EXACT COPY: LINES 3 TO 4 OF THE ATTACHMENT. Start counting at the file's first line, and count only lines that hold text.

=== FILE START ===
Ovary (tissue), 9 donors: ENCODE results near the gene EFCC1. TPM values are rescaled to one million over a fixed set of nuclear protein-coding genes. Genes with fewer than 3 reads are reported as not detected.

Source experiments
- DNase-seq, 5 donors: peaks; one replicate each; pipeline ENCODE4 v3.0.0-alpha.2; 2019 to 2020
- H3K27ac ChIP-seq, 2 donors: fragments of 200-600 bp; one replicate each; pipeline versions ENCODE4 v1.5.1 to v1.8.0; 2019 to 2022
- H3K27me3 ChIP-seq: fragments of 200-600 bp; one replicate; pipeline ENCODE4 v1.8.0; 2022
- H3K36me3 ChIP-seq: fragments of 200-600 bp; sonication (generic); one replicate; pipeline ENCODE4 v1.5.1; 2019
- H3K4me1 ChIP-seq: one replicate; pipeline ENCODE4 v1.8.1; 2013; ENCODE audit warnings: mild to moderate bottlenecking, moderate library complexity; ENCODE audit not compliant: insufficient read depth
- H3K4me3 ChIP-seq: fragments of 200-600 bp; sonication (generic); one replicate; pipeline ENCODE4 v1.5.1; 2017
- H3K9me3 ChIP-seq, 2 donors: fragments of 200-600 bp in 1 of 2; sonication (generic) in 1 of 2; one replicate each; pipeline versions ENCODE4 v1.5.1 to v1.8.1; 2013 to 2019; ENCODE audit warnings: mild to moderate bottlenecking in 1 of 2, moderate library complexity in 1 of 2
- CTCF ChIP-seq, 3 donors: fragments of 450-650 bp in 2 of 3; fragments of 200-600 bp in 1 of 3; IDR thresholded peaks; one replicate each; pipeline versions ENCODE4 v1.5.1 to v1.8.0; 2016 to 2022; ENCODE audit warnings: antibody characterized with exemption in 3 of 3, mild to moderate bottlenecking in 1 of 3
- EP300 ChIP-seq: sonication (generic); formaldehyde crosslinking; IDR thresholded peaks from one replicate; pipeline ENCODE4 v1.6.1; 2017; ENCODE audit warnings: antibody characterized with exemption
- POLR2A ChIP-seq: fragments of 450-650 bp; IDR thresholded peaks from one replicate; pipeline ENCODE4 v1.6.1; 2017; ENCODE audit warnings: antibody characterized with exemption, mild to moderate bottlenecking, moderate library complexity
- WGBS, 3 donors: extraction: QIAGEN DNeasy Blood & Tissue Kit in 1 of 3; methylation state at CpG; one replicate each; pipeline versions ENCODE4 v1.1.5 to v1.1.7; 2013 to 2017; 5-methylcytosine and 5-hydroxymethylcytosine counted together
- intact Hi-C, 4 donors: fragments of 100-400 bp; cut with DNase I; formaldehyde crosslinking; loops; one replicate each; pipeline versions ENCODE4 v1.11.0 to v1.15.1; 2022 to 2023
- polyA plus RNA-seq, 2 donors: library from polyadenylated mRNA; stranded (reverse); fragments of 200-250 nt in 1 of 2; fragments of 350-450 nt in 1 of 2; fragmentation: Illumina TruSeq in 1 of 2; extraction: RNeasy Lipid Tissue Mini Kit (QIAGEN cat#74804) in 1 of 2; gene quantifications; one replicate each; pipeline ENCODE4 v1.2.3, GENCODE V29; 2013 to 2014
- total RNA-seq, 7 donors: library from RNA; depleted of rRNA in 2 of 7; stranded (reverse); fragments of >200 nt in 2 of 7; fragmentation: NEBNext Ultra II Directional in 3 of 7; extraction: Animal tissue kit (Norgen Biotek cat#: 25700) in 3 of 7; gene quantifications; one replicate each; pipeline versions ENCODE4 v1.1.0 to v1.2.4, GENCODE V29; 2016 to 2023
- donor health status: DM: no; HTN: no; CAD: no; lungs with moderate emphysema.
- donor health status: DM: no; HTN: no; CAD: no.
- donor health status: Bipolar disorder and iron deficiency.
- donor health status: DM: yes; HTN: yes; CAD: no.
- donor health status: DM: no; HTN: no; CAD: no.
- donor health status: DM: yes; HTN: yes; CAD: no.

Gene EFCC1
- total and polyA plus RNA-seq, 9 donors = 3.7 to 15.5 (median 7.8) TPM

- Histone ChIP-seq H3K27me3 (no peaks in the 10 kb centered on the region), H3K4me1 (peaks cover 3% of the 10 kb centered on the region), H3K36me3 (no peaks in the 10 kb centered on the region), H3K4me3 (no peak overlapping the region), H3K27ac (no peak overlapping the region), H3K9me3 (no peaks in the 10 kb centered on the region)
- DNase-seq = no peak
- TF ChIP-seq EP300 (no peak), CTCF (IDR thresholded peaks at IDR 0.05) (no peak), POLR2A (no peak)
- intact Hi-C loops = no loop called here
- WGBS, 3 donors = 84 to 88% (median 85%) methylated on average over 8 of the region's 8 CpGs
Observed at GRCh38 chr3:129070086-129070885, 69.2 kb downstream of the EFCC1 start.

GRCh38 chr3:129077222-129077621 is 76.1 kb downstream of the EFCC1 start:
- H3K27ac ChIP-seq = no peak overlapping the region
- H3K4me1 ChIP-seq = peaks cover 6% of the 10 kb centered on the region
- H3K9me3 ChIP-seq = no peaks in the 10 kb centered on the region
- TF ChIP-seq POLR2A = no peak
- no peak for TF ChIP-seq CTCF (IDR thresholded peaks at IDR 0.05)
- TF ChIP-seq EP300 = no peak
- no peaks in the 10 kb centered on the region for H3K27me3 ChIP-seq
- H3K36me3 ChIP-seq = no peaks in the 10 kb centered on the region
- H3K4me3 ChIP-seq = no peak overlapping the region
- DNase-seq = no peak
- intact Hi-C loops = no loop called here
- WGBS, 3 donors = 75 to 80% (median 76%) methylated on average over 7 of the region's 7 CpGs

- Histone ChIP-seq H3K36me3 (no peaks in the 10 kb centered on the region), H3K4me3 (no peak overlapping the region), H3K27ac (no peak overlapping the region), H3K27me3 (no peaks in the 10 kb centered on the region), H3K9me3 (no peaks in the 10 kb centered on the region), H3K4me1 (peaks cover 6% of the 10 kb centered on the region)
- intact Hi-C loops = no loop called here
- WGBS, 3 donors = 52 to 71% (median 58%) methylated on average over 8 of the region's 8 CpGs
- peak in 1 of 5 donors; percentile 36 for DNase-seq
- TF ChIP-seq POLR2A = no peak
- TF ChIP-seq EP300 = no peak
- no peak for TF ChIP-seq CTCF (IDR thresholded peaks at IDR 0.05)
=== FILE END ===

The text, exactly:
- DNase-seq, 5 donors: peaks; one replicate each; pipeline ENCODE4 v3.0.0-alpha.2; 2019 to 2020
- H3K27ac ChIP-seq, 2 donors: fragments of 200-600 bp; one replicate each; pipeline versions ENCODE4 v1.5.1 to v1.8.0; 2019 to 2022